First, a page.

Air Force

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The mission of the United States Air Force is to fly, fight and win in the air, space, and cyberspace.

World War II had been over for two years and the Korean War lay three years ahead when the Air Force ended a 40-year association with the U.S. Army to become a separate service. The U.S. Air Force thus entered a new era in which airpower became firmly established as a major element of the nation’s defense and one of its chief hopes for deterring war. The Department of the Air Force was created when President Harry S Truman signed the National Security Act of 1947.

The Air Force has three core competencies: Developing Airmen, Technology-to-Warfighting and Integrating Operations. These core competencies make six distinctive capabilities possible: 

Air and Space Superiority:  With it, joint forces can dominate enemy operations in all dimensions -- land, sea, air and space. 

Global Attack:  Because of technological advances, the Air Force can attack anywhere, anytime -- and do so quickly and with greater precision than ever before. 

Rapid Global Mobility:  Being able to respond quickly and decisively anywhere needed is key to maintaining rapid global mobility. 

Precision Engagement:  The essence lies in the ability to apply selective force against specific targets because the nature and variety of future contingencies demand both precise and reliable use of military power with minimal risk and collateral damage. 

Information Superiority:  The ability of joint force commanders to keep pace with information and incorporate it into a campaign plan is crucial. 

Agile Combat Support:  Deployment and sustainment are keys to successful operations and cannot be separated. Agile combat support applies to all forces, from those permanently based to contingency buildups to expeditionary forces.

The Department of the Air Force is headquartered in the Pentagon, Washington D.C. The service is organized in nine major commands throughout the world which provide combat aircraft, airlift, refueling, reconnaissance and other support to the Unified Combatant Commands. 

The Air Force also has more than three dozen field operating agencies and direct reporting units which directly support the mission by providing unique services.

There are approximately 332,000 airmen currently serving across the globe.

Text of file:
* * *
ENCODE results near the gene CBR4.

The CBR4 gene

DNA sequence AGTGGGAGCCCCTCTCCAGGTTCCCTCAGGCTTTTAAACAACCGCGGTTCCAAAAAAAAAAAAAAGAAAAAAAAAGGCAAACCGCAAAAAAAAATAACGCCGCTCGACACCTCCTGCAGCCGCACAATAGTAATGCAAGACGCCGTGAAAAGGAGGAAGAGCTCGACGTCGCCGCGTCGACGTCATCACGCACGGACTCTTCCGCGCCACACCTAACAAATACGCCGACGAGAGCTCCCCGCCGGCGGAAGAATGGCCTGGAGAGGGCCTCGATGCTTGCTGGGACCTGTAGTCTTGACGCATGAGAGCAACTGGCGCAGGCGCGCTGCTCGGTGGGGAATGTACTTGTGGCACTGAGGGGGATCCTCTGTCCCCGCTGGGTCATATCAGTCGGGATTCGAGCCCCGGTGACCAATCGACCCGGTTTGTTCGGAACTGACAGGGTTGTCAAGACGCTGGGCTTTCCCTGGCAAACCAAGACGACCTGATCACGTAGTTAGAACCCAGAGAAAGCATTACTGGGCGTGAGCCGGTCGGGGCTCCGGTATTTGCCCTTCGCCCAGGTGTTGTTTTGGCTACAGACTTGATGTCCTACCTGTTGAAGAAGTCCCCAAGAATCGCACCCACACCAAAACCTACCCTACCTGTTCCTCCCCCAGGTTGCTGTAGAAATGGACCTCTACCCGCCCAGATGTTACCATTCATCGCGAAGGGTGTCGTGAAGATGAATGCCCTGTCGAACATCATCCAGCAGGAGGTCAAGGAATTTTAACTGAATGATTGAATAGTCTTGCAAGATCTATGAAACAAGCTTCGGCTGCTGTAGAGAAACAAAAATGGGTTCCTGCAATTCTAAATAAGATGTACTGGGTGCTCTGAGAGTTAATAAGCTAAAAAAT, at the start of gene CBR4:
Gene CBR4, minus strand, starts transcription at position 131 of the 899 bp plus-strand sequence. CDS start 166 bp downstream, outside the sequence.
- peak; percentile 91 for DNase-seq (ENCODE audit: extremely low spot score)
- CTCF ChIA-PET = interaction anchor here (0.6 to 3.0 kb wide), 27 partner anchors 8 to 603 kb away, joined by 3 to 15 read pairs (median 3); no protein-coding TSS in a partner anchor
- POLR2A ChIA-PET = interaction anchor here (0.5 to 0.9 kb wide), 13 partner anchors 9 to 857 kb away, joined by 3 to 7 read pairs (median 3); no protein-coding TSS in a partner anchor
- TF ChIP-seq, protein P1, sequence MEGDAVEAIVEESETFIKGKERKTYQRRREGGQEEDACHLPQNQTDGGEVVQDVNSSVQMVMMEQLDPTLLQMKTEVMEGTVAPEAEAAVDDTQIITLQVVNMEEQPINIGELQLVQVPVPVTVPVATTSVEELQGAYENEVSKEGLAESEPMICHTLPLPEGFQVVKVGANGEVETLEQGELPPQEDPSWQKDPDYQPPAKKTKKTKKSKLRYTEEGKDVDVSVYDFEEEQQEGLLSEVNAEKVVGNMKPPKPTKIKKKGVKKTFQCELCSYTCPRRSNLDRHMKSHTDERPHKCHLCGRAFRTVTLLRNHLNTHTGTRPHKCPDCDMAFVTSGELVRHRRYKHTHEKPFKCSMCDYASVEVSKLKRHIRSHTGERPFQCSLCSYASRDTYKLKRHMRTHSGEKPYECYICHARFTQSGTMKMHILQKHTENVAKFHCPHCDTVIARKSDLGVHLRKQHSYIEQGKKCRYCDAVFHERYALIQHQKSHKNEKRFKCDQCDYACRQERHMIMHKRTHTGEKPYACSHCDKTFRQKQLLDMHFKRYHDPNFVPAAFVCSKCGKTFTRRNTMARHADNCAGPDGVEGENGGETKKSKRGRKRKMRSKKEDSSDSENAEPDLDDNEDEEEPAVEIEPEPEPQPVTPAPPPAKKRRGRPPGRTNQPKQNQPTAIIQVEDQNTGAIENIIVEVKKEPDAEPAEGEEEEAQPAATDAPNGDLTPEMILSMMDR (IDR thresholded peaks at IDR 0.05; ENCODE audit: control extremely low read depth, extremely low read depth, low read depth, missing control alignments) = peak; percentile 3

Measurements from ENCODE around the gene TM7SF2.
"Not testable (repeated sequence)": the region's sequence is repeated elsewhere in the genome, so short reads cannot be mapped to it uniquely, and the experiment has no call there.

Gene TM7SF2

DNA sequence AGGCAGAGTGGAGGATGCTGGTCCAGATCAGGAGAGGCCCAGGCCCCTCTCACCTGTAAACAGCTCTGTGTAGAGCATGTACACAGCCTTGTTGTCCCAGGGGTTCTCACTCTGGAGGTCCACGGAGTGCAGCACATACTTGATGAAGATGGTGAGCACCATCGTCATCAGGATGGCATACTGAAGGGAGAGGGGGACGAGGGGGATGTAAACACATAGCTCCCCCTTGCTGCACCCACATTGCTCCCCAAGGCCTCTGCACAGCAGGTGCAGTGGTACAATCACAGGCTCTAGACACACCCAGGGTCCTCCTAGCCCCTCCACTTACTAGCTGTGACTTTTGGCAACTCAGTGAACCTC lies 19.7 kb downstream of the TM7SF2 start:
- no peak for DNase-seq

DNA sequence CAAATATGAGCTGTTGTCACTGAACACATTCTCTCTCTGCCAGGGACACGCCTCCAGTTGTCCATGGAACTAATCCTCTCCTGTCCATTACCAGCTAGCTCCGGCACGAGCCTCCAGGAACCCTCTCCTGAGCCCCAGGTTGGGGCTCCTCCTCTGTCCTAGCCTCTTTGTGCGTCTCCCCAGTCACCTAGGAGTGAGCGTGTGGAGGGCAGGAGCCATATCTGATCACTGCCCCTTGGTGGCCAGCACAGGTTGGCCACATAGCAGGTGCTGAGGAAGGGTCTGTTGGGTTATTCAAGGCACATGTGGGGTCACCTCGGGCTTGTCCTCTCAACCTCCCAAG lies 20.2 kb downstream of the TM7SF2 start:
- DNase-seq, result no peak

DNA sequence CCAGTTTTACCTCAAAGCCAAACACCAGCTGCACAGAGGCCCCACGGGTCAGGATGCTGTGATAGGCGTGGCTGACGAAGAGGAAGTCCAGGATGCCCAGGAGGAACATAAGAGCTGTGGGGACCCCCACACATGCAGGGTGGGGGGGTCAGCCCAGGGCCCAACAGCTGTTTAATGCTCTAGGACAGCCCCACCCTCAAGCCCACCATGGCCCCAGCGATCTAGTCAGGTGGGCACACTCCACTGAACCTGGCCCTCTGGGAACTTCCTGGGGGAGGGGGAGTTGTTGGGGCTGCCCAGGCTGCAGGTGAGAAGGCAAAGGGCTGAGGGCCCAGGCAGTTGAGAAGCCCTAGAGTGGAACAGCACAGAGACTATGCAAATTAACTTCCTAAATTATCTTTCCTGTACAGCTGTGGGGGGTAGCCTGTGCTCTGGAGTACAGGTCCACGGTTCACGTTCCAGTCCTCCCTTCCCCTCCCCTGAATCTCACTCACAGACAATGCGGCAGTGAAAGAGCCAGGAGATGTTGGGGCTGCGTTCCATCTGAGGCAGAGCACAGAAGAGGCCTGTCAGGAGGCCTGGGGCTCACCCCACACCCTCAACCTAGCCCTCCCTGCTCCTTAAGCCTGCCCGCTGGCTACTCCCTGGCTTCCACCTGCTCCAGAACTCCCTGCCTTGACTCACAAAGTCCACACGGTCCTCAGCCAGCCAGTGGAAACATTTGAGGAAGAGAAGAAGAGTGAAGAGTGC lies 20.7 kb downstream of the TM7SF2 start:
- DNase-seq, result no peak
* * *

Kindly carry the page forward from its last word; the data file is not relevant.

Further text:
Air Force Must be More Agile, General Says

KC-46A "Pegasus"

WRIGHT-PATTERSON AIR FORCE BASE -- The Air Force will likely have fewer aircraft and less money in the future and will rely on a technological edge and "cross-domain solutions" in air, space and cyberspace to face demands in global hot spots, a top-ranking Wright-Patterson four-star general said Thursday. In an interview with this newspaper, Ai... more

Chemical Mix-Up Damages Boeing Tanker

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In a new setback just weeks before the planned first flight of a fully outfitted KC-46 Air Force tanker, the Boeing plane's fueling system has been damaged by a chemical mix-up, temporarily grounding the jet. The jet -- the first test plane outfitted with working air-refueling systems and designated as a tanker -- was at the fuel dock on Paine ... more

Lt. Gen. Cox Picked to Serve as 18th Air Force's Next Commander

Lt. Gen. Samuel D. Cox (U.S. Air Force photo)

SCOTT AIR FORCE BASE -- Lt. Gen. Samuel Cox has been named the next commander of the 18th Air Force, headquartered at Scott Air Force Base, the Pentagon announced Thursday. Cox, who currently serves as the Air Force's personnel chief, will replace Gen. Carlton D. Everhart III, who has been tapped to take the reins of the Air Mobility Command, a... more

Scott Airman's Trial to be in August on Desertion, Sex Abuse Charges

Gavel at rest

Tech Sgt. David Helm, 30, the Scott Air Force Base airman who was the subject of a nationwide manhunt six weeks ago, is set to go to trial Aug. 24 at Scott on seven charges, including desertion, sexual assault causing harm, rape of a child using force and sexual abuse of a child with a lewd act resulting in contact. Helm remains an inmate of ... more

Former Langley Fighter Squadron Reactivated as F-22 Training Partner

An F/A-22 Raptor and an F-15 Eagle fly over Langley Air Force Base, Va., Jan. 7, 2005. It was the Raptor's final flight before landing at its new home at Langley. U.S. Air Force photo by Senior Master Sgt. Keith Reed

The "Ironmen" will be back flying at Langley Air Force Base next month. The 71st Fighter Squadron will be re-activated under a slightly different name -- the 71st Fighter Training Squadron -- during a ceremony Aug. 21, according to a statement from the base. The former squadron, nicknamed "The Ironmen," was disbanded in 2010 when its F-15 ... more

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